Radiologic and ultra-sonographic features of right sinus were as follows: 31 sinuses (51.7%) had diagnostic synchrony. Overall, 15 sinuses (34.9%) had increased mucosal thickness, 10 sinuses (90.69%) had fluid retention, and 6 sinuses (100%) were normal and confirmed in ultra-sonography. Radiographic features of 29 sinuses (48.3%) had sonographic asynchrony. No significant statistical significance was found in correlation of radiologic features and ultra-sonography of the right side sinuses (P = 0.09, r = 0.221).

Radiologic and ultra-sonographic features of left sinus were as follows; 28 sinuses (46.7%) had diagnostic synchrony. Furthermore, 17 sinuses (40.5%) had increased mucosal thickness, six sinuses (50%) had fluid retention, and five sinuses (83.3%) were normal and confirmed in ultra-sonography. Radiographic features of 32 sinuses (53.3%) had sonographic asynchrony. No significant statistical significance was found in correlation of radiologic features and ultra-sonography of the right side sinuses (P = 0.055, r = 0.678).

In general, radiologic features indicated mucosal thickness in 70.8% of cases, in ways that mild and moderate to severe mucosal thickness constituted 65.9% and 34.1%, respectively. However, ultra-sonography represented mucosal thickness in 38.8% of cases in ways that synchrony of radiographic and ultra-sonographic features occurred in 28.6% of cases of mild mucosal thickness and 59.4% of moderate to severe involvement. Furthermore, 61.2% of sinuses were discovered to have radiologic versus ultra-sonographic asynchrony.

Considering diagnostic modalities of maxillary sinusitis, radiology inspected 108 involved sinuses (90%) and ultra-sonography was detected in 62 sinuses (51.7%). In comparison to radiology, ultra-sonography had sensitivity of 56.4%, specificity of 91.7%, positive predictive value of 98.4%, and negative predictive value of 19%.

5. Discussion

This study as a double blind diagnostic study was conducted on 60 children with chief complaint of cough (with and without accompanying symptoms) and clinical diagnosis of maxillary sinusitis referring to the Pulmonology Clinic of Mofid Children Hospital, during year 2015. The aim of the study was to compare the diagnostic value of maxillary sinus ultra-sonography and Water’s view standard radiography as a confirmatory tool.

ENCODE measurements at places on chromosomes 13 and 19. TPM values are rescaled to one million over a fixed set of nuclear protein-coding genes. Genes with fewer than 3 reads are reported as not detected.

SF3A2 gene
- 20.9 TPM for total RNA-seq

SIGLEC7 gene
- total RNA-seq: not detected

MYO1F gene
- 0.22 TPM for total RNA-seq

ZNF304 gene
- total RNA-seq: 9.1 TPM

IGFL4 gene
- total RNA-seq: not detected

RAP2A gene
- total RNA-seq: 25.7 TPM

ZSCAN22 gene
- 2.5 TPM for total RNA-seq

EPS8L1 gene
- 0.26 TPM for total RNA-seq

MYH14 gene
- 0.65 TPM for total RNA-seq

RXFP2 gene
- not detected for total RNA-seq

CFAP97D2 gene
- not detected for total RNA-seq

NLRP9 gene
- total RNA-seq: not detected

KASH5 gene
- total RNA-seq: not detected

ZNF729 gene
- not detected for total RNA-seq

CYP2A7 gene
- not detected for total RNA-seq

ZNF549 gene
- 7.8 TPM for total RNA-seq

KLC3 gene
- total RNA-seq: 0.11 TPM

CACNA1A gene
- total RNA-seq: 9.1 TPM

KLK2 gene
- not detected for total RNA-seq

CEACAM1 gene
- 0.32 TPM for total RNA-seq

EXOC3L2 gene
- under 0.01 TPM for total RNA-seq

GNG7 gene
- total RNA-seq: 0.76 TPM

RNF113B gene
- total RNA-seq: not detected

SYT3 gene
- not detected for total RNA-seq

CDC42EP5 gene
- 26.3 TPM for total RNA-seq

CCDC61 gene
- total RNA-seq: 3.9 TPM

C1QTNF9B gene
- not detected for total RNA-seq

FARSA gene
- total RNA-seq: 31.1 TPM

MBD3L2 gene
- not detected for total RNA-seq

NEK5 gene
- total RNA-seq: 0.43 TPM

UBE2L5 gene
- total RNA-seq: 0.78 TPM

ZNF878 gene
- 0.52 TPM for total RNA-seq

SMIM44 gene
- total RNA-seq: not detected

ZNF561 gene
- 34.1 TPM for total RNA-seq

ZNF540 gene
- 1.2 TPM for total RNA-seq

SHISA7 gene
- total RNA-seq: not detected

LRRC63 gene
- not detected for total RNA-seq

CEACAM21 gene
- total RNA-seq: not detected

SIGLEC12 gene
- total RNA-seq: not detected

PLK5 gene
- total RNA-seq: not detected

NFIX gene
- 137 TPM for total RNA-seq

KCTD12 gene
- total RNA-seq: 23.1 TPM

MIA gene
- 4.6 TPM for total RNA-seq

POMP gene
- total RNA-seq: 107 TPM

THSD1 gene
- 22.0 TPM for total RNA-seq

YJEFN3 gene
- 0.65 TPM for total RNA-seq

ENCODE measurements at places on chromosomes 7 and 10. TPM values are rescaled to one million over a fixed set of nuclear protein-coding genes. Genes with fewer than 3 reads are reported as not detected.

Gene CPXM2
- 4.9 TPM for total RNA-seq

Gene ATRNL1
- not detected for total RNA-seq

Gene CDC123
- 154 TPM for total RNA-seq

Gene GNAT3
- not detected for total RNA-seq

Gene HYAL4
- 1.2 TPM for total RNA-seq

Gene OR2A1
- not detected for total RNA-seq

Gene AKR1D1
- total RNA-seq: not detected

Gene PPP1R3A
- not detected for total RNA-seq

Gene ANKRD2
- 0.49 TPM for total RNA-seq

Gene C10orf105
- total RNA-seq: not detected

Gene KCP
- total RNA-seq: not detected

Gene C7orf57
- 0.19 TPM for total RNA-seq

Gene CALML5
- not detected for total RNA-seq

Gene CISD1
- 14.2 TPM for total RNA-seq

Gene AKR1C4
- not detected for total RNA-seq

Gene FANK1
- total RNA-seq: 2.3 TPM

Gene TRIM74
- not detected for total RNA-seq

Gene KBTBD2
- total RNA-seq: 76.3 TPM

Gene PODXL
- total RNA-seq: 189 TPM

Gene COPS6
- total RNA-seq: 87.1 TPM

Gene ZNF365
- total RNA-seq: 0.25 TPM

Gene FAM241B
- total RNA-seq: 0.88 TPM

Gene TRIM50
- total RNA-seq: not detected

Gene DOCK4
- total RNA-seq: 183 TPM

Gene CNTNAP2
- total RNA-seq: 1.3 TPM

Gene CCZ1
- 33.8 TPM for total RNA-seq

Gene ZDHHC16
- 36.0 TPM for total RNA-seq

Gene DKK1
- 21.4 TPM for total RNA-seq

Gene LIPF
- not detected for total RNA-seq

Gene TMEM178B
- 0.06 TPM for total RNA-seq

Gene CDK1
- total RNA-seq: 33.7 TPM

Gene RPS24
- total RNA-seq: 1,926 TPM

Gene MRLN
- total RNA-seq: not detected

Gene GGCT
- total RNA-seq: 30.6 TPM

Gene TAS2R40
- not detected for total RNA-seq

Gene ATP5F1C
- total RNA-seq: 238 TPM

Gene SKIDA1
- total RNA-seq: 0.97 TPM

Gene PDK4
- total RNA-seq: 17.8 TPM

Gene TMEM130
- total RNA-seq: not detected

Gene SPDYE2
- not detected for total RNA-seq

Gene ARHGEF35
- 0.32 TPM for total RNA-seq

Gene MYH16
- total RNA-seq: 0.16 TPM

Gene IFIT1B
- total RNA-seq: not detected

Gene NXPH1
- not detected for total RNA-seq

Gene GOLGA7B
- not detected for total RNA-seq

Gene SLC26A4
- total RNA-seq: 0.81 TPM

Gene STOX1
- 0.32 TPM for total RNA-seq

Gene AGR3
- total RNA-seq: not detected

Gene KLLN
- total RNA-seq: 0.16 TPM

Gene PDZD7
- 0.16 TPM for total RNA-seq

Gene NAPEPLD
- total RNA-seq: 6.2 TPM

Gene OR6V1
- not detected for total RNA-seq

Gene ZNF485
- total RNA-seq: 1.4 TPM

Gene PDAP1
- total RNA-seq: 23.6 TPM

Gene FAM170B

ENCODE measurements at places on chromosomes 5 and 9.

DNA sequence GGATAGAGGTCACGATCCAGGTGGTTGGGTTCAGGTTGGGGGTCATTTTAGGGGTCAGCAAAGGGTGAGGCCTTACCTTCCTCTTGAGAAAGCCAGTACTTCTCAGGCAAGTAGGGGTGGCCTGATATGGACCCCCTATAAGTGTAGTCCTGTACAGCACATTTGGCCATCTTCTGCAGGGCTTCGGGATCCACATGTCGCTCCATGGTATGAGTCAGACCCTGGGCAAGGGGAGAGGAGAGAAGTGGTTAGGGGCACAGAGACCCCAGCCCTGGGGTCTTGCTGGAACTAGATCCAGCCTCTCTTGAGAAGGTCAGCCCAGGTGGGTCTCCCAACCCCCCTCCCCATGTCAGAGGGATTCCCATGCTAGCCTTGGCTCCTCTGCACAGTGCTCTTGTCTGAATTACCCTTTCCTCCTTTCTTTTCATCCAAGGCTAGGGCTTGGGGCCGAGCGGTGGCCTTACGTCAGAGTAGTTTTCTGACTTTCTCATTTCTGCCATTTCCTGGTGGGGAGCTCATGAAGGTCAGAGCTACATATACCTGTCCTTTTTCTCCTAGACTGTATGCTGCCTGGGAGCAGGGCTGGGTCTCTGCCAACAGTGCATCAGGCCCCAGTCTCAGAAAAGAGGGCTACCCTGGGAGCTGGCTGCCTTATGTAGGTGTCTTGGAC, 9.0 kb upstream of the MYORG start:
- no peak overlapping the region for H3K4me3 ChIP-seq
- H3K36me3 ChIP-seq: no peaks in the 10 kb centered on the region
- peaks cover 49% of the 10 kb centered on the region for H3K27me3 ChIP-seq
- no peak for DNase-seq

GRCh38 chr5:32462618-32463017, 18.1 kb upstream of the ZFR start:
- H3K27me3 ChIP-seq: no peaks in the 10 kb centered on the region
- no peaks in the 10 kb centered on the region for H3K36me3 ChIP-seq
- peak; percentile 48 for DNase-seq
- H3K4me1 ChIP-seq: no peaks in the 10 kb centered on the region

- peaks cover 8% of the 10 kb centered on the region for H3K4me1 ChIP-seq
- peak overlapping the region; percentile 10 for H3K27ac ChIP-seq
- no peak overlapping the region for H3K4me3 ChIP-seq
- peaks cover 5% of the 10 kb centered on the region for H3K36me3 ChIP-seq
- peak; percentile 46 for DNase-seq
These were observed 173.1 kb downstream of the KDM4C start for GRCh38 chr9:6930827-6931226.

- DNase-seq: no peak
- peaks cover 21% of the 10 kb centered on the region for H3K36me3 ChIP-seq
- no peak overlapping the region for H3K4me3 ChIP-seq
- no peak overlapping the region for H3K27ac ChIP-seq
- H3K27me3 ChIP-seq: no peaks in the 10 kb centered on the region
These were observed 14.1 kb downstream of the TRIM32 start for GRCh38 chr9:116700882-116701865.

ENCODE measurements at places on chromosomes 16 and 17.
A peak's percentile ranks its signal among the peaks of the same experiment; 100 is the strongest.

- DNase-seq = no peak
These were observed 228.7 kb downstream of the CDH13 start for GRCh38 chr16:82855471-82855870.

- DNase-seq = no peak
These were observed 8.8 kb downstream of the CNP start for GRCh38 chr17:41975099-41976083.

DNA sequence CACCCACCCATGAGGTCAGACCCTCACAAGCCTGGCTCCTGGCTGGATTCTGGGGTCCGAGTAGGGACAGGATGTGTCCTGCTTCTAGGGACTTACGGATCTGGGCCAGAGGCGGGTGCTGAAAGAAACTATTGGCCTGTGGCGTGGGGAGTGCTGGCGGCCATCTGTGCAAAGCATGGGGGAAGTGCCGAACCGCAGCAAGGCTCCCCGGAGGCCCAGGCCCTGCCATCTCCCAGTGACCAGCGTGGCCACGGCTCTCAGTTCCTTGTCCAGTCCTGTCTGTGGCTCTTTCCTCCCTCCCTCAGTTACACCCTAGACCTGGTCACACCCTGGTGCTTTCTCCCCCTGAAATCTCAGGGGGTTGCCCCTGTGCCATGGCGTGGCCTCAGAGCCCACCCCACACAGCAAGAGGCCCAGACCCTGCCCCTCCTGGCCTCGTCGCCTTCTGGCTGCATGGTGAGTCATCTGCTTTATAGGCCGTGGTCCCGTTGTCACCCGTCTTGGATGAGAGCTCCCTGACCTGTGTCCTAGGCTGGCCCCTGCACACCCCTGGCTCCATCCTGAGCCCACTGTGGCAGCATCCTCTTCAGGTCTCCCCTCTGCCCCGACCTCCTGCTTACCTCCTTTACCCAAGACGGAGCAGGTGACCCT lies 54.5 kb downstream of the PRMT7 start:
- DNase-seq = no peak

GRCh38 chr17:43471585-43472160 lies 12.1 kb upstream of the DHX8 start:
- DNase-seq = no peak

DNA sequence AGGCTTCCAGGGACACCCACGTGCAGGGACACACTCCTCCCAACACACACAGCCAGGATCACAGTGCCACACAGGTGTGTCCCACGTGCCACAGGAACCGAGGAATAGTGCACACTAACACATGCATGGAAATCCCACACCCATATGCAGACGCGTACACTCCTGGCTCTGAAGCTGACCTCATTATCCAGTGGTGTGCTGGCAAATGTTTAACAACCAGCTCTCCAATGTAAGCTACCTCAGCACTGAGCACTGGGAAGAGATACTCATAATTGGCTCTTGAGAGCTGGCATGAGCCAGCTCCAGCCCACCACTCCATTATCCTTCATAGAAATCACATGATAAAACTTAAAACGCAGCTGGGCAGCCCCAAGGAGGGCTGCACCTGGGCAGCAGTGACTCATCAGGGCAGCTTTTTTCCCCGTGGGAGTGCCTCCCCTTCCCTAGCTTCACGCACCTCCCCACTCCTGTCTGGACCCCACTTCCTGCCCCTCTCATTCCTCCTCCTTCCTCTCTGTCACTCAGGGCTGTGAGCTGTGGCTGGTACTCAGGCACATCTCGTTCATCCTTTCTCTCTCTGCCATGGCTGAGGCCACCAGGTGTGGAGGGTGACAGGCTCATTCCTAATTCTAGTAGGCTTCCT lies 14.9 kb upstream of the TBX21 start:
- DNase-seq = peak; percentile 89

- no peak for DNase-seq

This study revealed a diagnostic synchrony between radiology and ultra-sonography in 49.2% of cases. In other words, radiographic results of 32 sinuses (37.7%) with mucosal thickness, 16 sinuses (69.6%) with fluid retention, and 11 normal sinuses (91.7%) were confirmed with ultra-sonography. Generally, 61 sinuses had radiographic versus ultra-sonographic asynchrony. This study found no statistically significant correlation between radiologic and ultra-sonographic results.

Risavi et al. studied 90 sinuses in 50 young adult patients in the year 1998. In cases that failed to be diagnosed as sinusitis with radiography, in 18 sinuses out of 20 ultra-sonography was confirmatory. In cases diagnosed by ultra-sonography, 80% had mucosal thickness, 84% had fluid collection, and 73% had cysts or polyps. These results were also confirmed with radiography. Synchrony of ultra-sonography with sinuscopy results in cases without diagnosis of sinusitis was reported to be 85%. Ultra-sonography results had mucosal thickness, fluid retention and cysts or polyps in 87%, 92%, and 87% of cases, respectively. All of these results were confirmed by sinuscopy. In this study, ultra-sonography versus radiography had a diagnostic sensitivity and specificity of 93% and 60%, whereas these indices were 93% and 74% when compared to sinuscopy (18).

In a study by Fufezan et al. in the year 2010, 76 children aged between four and sixteen years were selected for comparison between maxillary sinus ultra-sonography and standard radiography. The synchrony rate between these two imaging methods was estimated to be 83.5%. Ultra-sonography sensitivity and specificity was 94.8% and 98% (19); whereas in the current study the sensitivity and specificity of ultra-sonography as a diagnostic tool for detecting fluid retention and mucosal thickness were 56.9% and 100%, respectively.

In a study by Haapaniemi in the year 2001, 209 sinuses were monitored; sensitivity and specificity of ultra-sonography in comparison to maxillary antral lavage was estimated as 77% and 49%, respectively (14).

In a study done by Karantanas and Sandris 56 patients clinical and radiologic diagnosed as maxillary sinusitis were considered. Ultra sonographic features had the sensitivity of 66.7% and specificity of 94.9%, respectively, in comparison to CT scan results (20).

Scheid and Hamm studied the diagnosis of rhino-sinusitis in adults. Ultra-sonography results indicated sensitivity of 84% (ranging from 54% to 98%) and specificity of 69% (ranging from 30% to 94%) in comparison to sinus puncture (21).

In a study by Varonen et al. in the year 2000, ultra-sonography had sensitivity of 85% and specificity of 82% compared to sinus puncture (7).